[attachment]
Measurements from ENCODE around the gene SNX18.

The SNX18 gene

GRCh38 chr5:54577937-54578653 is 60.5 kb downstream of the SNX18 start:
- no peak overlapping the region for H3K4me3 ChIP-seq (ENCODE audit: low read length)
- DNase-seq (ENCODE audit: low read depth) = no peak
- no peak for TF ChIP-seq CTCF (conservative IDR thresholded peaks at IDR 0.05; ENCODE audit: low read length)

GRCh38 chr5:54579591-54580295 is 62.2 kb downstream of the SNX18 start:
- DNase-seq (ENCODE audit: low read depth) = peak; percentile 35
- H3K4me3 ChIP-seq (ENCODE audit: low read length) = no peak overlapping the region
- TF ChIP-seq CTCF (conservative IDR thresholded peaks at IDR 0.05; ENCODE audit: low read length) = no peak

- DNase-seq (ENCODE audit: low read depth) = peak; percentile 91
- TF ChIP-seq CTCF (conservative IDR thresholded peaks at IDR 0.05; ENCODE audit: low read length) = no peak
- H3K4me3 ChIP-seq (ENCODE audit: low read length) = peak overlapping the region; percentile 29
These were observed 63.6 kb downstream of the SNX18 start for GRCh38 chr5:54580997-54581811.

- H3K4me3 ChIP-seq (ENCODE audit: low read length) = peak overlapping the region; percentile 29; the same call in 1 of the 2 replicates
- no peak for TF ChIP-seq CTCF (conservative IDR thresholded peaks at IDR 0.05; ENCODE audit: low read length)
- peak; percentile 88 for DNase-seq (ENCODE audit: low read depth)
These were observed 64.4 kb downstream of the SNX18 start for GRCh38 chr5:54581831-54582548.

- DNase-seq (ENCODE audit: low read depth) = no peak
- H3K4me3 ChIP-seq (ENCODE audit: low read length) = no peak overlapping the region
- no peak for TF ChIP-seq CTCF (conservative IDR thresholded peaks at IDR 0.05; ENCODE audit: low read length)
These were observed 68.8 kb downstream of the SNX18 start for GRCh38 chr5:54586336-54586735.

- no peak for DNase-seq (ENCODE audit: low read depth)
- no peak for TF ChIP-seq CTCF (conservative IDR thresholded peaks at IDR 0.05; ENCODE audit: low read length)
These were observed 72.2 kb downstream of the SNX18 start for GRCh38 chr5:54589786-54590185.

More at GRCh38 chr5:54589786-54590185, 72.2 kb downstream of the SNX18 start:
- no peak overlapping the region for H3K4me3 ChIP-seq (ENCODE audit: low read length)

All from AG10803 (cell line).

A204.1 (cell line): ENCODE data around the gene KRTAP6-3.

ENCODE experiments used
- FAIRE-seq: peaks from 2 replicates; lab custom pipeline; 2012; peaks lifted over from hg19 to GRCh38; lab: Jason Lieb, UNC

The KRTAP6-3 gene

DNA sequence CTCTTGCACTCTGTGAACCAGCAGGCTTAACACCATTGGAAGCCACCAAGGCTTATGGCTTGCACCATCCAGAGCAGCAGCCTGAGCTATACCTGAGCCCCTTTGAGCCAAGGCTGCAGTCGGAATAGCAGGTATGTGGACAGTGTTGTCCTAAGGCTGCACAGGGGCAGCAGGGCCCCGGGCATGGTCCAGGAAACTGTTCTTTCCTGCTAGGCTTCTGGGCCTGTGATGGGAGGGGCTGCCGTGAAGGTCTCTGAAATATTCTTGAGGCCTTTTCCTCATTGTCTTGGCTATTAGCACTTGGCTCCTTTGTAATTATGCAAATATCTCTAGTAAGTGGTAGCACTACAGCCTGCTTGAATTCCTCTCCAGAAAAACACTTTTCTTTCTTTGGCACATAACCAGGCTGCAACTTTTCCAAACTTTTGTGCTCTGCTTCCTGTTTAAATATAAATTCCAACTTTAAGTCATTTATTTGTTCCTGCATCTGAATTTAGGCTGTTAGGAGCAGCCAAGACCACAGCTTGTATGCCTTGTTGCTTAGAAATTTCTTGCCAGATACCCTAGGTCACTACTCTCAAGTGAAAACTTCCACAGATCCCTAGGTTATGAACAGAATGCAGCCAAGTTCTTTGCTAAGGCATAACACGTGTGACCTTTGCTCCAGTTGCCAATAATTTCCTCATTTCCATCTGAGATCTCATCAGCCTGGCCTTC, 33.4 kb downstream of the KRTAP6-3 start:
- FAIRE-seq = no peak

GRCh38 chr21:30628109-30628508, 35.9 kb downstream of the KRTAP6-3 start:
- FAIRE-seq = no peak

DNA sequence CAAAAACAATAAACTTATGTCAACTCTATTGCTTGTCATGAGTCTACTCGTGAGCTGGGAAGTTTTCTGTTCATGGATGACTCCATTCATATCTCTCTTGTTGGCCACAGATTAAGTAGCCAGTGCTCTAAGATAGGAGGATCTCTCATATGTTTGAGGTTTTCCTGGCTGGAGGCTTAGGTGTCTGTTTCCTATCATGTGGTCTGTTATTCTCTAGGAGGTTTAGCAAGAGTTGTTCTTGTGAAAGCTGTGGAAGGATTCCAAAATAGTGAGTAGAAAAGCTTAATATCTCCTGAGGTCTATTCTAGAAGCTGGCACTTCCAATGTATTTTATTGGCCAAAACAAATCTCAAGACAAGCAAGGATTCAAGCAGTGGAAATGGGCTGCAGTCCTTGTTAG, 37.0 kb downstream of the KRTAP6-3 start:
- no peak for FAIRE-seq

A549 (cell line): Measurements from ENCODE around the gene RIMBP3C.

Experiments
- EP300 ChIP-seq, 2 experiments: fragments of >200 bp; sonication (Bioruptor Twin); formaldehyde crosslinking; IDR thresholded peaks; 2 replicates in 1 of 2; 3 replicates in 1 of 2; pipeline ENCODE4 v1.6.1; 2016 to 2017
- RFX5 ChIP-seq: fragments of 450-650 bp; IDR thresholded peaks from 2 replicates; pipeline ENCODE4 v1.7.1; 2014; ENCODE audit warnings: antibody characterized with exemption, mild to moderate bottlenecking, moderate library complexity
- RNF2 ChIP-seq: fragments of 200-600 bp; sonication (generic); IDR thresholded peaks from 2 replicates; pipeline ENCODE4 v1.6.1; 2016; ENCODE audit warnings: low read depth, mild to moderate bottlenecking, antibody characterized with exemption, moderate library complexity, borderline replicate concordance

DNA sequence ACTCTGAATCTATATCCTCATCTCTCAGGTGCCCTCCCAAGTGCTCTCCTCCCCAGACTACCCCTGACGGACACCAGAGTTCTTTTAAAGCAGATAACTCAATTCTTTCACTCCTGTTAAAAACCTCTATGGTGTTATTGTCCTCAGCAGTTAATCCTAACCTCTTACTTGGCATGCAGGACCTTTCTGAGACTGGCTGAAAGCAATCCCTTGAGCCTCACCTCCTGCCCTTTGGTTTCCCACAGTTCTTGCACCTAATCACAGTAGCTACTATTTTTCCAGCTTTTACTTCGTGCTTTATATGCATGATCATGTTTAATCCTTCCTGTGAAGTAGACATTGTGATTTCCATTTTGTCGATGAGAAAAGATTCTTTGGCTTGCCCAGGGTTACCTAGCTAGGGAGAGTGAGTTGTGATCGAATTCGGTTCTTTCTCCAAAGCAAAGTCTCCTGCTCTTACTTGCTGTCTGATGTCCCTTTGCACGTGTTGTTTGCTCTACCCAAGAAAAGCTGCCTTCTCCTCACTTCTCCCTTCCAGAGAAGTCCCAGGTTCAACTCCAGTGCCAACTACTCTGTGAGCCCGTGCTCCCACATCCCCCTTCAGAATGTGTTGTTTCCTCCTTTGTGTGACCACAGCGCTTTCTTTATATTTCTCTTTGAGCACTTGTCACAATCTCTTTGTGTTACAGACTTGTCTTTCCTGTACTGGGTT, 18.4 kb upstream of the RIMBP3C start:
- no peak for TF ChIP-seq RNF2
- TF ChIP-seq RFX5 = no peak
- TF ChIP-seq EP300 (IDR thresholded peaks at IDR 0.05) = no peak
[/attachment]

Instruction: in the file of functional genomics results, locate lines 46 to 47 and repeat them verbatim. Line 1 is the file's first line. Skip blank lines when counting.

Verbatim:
- TF ChIP-seq RFX5 = no peak
- TF ChIP-seq EP300 (IDR thresholded peaks at IDR 0.05) = no peak